The newly reelected prime minister of Japan, Yasuhiro Nakasone, pledged Tuesday that ''a Japan open to the world'' would maintain and expand international cooperation while ''avoiding trade frictions with other countries.''
He noted that he had retained Foreign Minister Shintaro Abe and Finance Minister Noboru Takeshita to emphasize continuity in international and economic policy and said he was sending Mr. Abe to Washington to exchange views on Japanese-American relations.
On defense, Mr. Nakasone recalled a promise made to President Reagan to increase defense efforts. But the defense budget, he said, would have to be worked out in relationship with the budget as a whole, which is expected to be very tight in order to hold down deficit spending.
Defense spending, Mr. Nakasone said, would remain below 1 percent of gross national product. This does not leave much room for expansion, since this year's
Mr. Nakasone admitted that the issue of political morality had played an important role in the Liberal Democrats' election setback Dec. 18 but denied that the voters' ''no'' extended to his domestic and foreign policies.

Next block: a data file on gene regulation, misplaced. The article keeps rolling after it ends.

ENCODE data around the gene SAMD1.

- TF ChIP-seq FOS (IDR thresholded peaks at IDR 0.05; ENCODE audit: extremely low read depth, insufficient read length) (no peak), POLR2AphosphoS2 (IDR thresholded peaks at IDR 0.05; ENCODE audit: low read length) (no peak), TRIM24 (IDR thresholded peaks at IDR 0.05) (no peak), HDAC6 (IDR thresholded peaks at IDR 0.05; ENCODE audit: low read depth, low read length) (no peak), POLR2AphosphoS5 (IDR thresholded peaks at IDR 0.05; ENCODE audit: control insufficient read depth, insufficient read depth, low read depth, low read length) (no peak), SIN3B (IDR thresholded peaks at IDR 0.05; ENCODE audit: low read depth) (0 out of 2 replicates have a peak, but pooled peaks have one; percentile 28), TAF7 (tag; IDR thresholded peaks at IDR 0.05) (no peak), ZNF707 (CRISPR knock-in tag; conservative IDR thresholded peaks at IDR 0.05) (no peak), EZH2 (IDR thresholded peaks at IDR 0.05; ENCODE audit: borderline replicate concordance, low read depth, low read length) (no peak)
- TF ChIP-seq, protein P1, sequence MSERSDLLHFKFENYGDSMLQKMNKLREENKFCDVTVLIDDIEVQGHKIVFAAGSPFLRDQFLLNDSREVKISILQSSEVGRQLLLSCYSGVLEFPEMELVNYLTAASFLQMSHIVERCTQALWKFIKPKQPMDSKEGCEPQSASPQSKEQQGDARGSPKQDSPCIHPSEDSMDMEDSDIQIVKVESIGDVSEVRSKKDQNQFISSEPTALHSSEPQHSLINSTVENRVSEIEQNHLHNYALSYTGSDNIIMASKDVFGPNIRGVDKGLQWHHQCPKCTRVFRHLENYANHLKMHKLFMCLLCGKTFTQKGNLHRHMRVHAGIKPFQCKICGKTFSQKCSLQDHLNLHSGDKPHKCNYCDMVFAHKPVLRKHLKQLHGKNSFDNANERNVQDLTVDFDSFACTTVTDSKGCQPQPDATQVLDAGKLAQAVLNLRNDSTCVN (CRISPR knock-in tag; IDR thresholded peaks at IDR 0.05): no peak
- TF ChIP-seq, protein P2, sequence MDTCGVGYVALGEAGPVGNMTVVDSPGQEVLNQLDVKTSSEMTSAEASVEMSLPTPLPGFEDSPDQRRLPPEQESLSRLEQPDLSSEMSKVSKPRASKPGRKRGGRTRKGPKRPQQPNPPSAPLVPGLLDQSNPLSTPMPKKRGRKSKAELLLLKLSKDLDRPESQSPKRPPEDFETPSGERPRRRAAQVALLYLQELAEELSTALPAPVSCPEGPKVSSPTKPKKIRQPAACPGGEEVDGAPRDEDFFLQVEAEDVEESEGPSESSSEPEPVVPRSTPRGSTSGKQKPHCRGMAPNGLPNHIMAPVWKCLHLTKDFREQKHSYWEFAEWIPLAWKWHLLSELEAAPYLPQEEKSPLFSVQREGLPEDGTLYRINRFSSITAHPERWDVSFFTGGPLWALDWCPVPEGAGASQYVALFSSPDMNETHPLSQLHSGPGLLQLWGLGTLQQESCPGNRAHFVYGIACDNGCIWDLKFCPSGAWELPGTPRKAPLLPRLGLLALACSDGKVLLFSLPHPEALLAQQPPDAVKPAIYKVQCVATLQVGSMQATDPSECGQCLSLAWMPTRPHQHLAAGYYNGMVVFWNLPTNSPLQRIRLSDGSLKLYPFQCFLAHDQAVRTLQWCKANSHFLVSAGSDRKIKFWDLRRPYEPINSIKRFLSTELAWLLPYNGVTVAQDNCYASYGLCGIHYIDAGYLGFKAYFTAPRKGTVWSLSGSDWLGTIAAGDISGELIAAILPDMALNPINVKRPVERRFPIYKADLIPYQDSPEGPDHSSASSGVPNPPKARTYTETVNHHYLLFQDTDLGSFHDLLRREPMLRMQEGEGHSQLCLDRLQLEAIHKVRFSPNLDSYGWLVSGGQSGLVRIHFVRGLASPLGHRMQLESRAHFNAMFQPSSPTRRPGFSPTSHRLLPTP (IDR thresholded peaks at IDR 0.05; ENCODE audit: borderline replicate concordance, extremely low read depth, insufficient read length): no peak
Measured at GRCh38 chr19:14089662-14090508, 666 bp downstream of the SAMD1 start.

On political morality, he said he had asked every Cabinet minister to disclose his assets and that every minister had agreed. He repeatedly denied that former Prime Minister Kakuei Tanaka, whose conviction on bribetaking was the focus of the morality issue, had any direct influence on him or on Cabinet and party decisions. But he admitted he had not done enough to dispel public perceptions regarding Mr. Tanaka's influence.
The new Nakasone Cabinet is Japan's first coalition Cabinet since the Ashida and Katayama Cabinets in 1947 and 1948. The Liberal Democrats were forced into a coalition with the tiny New Liberal Club in order to obtain a stable majority after their election defeat. The leader of the New Liberal Club, Seiichi Tagawa, has become home affairs minister, and the group will also be offered a parliamentary vice-ministership.